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Bursaries open doors for those in remote areas

12 May 2022 at 8:24 am
Wendy Williams
Bursaries are now open for this year’s Social Enterprise World Forum

Wendy Williams | 12 May 2022 at 8:24 am


Bursaries open doors for those in remote areas
12 May 2022 at 8:24 am

Bursaries are now open for this year’s Social Enterprise World Forum

For people living in rural and remote areas, attending a conference or event can seem out of reach.

Simply getting to places can be incredibly difficult, not to mention expensive.

Alexie Seller is the co-CEO of Enterprise Learning Projects and convener at Impact North, based in Darwin. She told Pro Bono News that for many of the entrepreneurs they work with, the cost burden of attending an event can be huge. And the more remote you are, the more expensive it is.

“Whilst it is possible to get a flight, in our context maybe from Darwin, flights are pretty expensive, and lots of people have anywhere from a five to 15 hour drive to get to Darwin,” Seller said.

“Flights from Tennant Creek to Darwin only go every two days, so you might be adding on two days of accommodation somewhere before you can actually even start your travel to a forum. 

“I think the other piece is that most organisations in our region are small, the majority of businesses in the NT have one to two employees, and they don’t have budget set aside for conference attendance.”

She said this meant these kinds of professional development opportunities were simply out of reach for most organisations unless they are supported.

This is where bursaries can come in.

They can help cover the costs of travel and accommodation, or in some cases even go towards covering childcare costs – which is particularly important for people with children who live away from their families.

To make sure everyone who wants to attend the Social Enterprise World Forum can, the event organisers have launched over 100 bursaries for the in-person SEWF22 event in Brisbane this September. 

There are four categories of bursaries: First Nations, for current and emerging First Nations entrepreneurs; Rural and Remote, for rural or remote Australian entrepreneurs or business leaders who are passionate about supporting their local community; Youth, for an Australian youth entrepreneur or leader, under the age of 30; and Financial Hardship, for social enterprises that will face hardships and difficulties attending SEWF22. 

The fund for each bursary covers the cost of attendance: event ticket, accommodation, plus return airfares from the nearest major airport. 

Seller said the bursaries really made it possible for people to attend the forum.

“Without that, I think no one in our region that we’ve been talking to would be even looking at the opportunity,” she said.

“But thanks to the bursary we’ve already spoken to at least 20 people who are really excited to apply – almost all First Nations remote entrepreneurs, which is awesome to see. So we’re hoping to fill up a lot of the seats from up here.”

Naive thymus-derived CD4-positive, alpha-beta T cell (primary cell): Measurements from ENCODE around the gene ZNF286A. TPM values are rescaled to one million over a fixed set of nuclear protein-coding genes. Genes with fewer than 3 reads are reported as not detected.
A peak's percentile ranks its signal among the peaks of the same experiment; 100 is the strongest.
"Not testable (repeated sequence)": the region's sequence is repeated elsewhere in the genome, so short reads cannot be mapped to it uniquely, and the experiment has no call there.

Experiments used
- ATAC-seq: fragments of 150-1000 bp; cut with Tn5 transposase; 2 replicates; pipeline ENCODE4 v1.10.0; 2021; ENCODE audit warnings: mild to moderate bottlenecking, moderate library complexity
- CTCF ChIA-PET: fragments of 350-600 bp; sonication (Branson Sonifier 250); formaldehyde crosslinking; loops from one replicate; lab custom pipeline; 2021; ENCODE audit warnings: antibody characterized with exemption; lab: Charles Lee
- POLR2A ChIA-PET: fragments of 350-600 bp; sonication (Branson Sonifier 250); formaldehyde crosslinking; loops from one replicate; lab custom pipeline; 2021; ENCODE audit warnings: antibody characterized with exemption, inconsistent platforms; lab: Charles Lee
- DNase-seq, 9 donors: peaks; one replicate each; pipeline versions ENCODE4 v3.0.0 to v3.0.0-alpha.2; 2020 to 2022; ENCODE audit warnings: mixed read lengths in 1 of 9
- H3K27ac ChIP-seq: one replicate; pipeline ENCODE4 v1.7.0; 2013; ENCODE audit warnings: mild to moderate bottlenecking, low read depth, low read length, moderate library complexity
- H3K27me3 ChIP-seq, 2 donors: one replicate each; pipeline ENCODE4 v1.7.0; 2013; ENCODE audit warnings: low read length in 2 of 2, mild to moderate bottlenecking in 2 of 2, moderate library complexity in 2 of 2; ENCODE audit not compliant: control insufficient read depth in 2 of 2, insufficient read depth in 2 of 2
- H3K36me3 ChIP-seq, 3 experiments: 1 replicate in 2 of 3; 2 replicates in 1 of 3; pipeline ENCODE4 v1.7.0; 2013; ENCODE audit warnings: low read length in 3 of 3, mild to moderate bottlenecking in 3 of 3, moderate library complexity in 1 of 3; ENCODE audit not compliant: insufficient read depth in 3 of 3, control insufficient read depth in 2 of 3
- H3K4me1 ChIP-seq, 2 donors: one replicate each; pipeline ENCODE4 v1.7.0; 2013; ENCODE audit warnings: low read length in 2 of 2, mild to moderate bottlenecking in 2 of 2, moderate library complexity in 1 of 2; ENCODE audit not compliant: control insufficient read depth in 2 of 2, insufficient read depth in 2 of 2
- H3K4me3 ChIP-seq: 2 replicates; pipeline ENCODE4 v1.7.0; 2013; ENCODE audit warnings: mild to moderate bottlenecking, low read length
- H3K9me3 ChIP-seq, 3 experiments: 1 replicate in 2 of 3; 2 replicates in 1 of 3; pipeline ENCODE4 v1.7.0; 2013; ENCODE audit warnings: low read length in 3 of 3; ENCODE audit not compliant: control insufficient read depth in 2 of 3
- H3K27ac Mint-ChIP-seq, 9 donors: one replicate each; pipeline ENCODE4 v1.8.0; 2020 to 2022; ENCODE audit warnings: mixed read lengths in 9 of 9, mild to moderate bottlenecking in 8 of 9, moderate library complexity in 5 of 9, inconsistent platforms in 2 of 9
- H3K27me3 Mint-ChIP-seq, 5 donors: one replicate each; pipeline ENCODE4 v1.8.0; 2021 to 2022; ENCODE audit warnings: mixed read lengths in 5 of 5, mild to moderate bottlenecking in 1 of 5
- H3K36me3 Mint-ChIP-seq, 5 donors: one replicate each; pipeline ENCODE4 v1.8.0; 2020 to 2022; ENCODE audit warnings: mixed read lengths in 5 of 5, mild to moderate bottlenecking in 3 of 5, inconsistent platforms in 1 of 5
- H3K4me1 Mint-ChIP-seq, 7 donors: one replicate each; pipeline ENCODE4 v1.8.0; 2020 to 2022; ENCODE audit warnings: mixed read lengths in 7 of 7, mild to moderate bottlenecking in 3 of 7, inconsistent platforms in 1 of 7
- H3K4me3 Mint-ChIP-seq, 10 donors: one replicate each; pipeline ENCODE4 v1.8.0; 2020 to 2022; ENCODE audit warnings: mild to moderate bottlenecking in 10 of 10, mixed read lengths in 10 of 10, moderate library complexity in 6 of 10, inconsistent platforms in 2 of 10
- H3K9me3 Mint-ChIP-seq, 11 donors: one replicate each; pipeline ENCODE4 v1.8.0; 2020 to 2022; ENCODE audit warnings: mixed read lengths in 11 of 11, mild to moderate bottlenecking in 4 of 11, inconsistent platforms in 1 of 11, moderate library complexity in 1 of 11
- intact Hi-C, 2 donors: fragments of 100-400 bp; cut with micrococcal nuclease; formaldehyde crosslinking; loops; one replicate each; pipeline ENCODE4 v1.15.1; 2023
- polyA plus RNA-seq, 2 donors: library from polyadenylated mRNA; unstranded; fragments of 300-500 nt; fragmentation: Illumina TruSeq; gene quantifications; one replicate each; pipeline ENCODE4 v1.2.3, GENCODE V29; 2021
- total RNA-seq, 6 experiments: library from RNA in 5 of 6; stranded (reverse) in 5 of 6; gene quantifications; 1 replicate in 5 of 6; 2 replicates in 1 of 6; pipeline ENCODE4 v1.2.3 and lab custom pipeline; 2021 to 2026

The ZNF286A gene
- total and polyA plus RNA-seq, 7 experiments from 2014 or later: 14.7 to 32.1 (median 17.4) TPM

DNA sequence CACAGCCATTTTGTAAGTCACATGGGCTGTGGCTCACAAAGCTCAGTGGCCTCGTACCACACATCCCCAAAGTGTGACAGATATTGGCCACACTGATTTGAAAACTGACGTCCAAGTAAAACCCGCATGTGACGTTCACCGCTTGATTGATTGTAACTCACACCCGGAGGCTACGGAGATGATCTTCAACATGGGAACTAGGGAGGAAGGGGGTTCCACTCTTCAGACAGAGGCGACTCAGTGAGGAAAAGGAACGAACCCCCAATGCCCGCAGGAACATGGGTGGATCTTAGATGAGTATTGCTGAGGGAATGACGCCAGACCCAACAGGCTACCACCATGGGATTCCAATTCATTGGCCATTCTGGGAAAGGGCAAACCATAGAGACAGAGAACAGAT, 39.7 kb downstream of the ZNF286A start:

Impact North is also taking proactive steps to support those attending the conference.

Seller said many Indigenous entrepreneurs may never have attended a forum like this before, and for some it could be their first time travelling interstate.

“So what we’re doing at Impact North is offering additional support on top of the cash bursaries that comes from SEWF to help people to coordinate their travel and to notify them about where we’re staying and what flights we’re on, so we can travel as a group and they can meet other people who are coming from the region and sharing a similar experience, which is really important. Otherwise it’s a lot of new things to go through all at once,” she said.

“We’d love to know who is coming and be part of their journey if it helps them.”

She said as well as bringing diverse voices to the forum, supporting Indigenous entrepreneurs and people from rural and remote areas opened up a huge number of doors for people who wouldn’t normally have access to those spaces.

“I think when we’re talking to entrepreneurs across Northern Australia right now, our main point is this is a one-off opportunity, the world is coming to Australia and it is your chance to get out there and network and learn and be inspired and share your story,” Seller said.

“What is social enterprise for if not for empowering communities who don’t have access to things? Fundamentally that is what most of our problems stem from – disadvantage.

“Solutions, ideas and innovations are not going to be possible unless those voices are there representing what they see and know.”

Applications for the bursaries close on 1 June.

Wendy Williams  |  Editor  |  @WendyAnWilliams

Wendy Williams is a journalist specialising in the not-for-profit sector and broader social economy. She has been the editor of Pro Bono News since 2018.

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